Contigous and boundary aligned memory allocation in Linux kernel (pcie + bus-master + scatter-gather)

I want to write a driver for my PCI-e device that has a bus-master DMA engine with scatter-gather capability. I've already did this for Windows, and now trying to make the same for Linux.

Bus-master engine of my PCI-e device has few limitations:

  1. It is only 32-bits, in any words it can not address more than 4 GB of RAM.
  2. Scatter-gather list can not be placed in anywhere of RAM, it must be boundary aligned by 64kB.
  3. Scatter-gather list must be contiguous in RAM.

And now I'm totally stacked in scatter-gather list and memory allocation for it in Linux kernel. For example, I can use kmalloc(), as I read it is always allocates contiguous (it's fine) memory in lower 896MB of RAM (it's fine again, 896MB is lower than 4GB), and it is ok for me. But what about boundary alignment? How to reach this in Linux? Should I care about something to mark allocated memory as non-cached and/or non-pageable?

This is a part of my Windows driver. As you can see contiguous and boundary aligned memory allocation is pretty simple.

// This is a scatter-gather entry, it is called PRD,
// Physical Region Descriptor
typedef struct _PRD
    ULONG BaseAddress; // Buffer physical address
    USHORT ByteCount; // Buffer length
    USHORT EoT; // End of Table marker

typedef struct _DEVICE_EXTENSION
    PPRD PRDT; // Pointer to Physical Region Descriptor Table

NTSTATUS StartDevice(_In_ PIRP Irp, _In_ PIO_STACK_LOCATION Stack, _In_ PDEVICE_EXTENSION DeviceExtension)
    PHYSICAL_ADDRESS LowestAcceptableAddress = { 0x0,0x0 };
    PHYSICAL_ADDRESS HighestAcceptableAddress = { 0xFFFFFFFF, 0x0 }; // 4GB of RAM top limit
    PHYSICAL_ADDRESS BoundaryAddressMultiple = { 0x00010000, 0x0 }; // 64kB boundary
    ULONG Length = 4096 * sizeof(PRD); // 4096 PRD entries

    // PRDT memory allocation: 1) contiguous 2) boundary aligned and 3) non-cached
    DeviceExtension->PRDT = MmAllocateContiguousMemorySpecifyCache(Length,

    // Programming PRDT physical address to the bus-master control port 
    PHYSICAL_ADDRESS a = MmGetPhysicalAddress(DeviceExtension->PRDT);
    for (UCHAR j = 0; j < 4; ++j)
        WRITE_PORT_UCHAR(BusMasterPrdtOffsetReg + j, (a.LowPart >> (j * 8)) & 0xFF); 


  • The buffer for the hardware level scatter-gather buffers is usually mapped as a "consistent" DMA mapping (a.k.a. "synchronous" or "coherent") so that its contents are permanently synchronized between the CPU and the device.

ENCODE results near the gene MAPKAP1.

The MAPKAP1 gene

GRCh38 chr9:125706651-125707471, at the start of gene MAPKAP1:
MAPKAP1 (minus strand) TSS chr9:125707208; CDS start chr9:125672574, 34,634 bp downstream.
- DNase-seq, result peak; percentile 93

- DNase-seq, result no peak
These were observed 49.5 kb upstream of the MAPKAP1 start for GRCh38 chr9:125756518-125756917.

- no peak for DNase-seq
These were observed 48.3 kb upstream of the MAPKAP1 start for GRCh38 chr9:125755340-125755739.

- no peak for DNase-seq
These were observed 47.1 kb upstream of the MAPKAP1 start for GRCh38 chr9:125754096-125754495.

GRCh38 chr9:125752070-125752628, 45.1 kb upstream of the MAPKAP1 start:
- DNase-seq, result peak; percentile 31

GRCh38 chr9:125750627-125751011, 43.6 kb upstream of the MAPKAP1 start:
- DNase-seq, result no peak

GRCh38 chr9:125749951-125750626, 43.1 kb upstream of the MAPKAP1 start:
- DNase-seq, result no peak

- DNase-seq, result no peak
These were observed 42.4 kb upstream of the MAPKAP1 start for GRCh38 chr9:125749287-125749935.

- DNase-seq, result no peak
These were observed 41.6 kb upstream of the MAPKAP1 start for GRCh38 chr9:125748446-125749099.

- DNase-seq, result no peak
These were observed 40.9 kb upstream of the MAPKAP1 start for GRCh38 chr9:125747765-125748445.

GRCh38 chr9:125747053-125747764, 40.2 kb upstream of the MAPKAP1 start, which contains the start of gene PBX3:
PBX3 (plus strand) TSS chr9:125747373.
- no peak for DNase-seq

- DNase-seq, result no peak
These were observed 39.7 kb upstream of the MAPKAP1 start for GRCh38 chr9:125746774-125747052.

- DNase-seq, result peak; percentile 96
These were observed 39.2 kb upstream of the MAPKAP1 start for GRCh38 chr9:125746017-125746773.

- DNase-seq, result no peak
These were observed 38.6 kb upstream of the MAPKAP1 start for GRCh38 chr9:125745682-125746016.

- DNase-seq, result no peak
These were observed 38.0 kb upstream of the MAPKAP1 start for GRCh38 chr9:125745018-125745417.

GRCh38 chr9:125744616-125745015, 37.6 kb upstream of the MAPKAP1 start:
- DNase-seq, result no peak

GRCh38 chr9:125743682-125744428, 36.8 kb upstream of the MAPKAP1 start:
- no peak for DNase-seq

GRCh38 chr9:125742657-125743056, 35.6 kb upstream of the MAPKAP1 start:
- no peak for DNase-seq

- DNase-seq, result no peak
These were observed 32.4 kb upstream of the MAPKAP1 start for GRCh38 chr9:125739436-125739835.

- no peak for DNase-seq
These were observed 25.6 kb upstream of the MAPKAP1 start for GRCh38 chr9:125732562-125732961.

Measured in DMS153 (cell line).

Memory for consistent DMA mappings is allocated by dma_alloc_coherent(). The allocated memory will have two addresses. It returns a kernel virtual address and indirectly returns (via a parameter) a DMA address in the device's address space. The DMA address will be 32-bit addressable by default, but that can be changed by calling dma_set_coherent_mask() with the appropriate mask during device initialization, e.g. err = dma_set_coherent_mask(device, DMA_BIT_MASK(32));.

    Unfortunately, the memory allocated by dma_alloc_coherent() will only be page-aligned, so it you need stricter alignment you will need to over-allocate and adjust the returned addresses. However, when freeing the memory with dma_free_coherent(), the original virtual address, DMA address, and size from dma_alloc_coherent() need to be specified. E.g:

        /* Overallocate descriptor buffer by 64KiB for alignment. */
        sgbuffer_allocation_size = sgbuffer_size + 0x10000;
        sgbuffer_allocated = dma_alloc_coherent(device, sgbuffer_allocation_size,
        if (sgbuffer_allocated) {
            /* Align to 64KiB boundary. */
            sgbuffer_dma_addr = ALIGN(sgbuffer_allocated_dma_addr, 0x10000);
            sgbuffer = (typeof(sgbuffer))((char *)sgbuffer_allocated +
                              (sgbuffer_dma_addr - sgbuffer_allocated_dma_addr);
        /* else: do error handling. */
        /* Free descriptor buffer with original dma_alloc_coherent() values. */
        dma_free_coherent(device, sgbuffer_allocation_size,
                 sgbuffer_allocated, sgbuffer_allocated_dma_addr);

    If the host memory addresses described by the descriptors are mapped for DMA as "streaming" DMA mappings (so they are mapped temporarily for the transfer), and the mapped DMA addresses need to be 32-bit addressable for the hardware, then the normal (non-coherent) DMA mask for the device needs to be set during device initialization, using the dma_set_mask() function, e.g. err = dma_set_mask(device, DMA_BIT_MASK(32));. It is also possible to set both the normal DMA mask and the coherent DMA mask to the same value with the dma_set_mask_and_coherent() function, e.g.: err = dma_set_mask_and_coherent(device, DMA_BIT_MASK(32));.

    To learn more about the difference between consistent DMA mappings and streaming DMA mappings consult DMA-API-HOWTO from the Linux kernel documentation. The concept is similar to the DMA mapping in the Windows kernel. Streaming DMA mappings have a direction, and DMA transfers that use host addresses outside hardware DMA addressing range may make use of IOMMU mappings or use a "bounce buffer". As in the Windows kernel, this is all hidden by the DMA API as long as you follow the rules (although for performance reasons, you might want to try and avoid the use of bounce buffers).